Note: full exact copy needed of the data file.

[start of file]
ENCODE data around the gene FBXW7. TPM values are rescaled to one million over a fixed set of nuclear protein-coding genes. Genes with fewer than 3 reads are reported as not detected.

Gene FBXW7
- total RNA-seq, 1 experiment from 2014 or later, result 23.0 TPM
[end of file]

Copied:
ENCODE data around the gene FBXW7. TPM values are rescaled to one million over a fixed set of nuclear protein-coding genes. Genes with fewer than 3 reads are reported as not detected.

Gene FBXW7
- total RNA-seq, 1 experiment from 2014 or later, result 23.0 TPM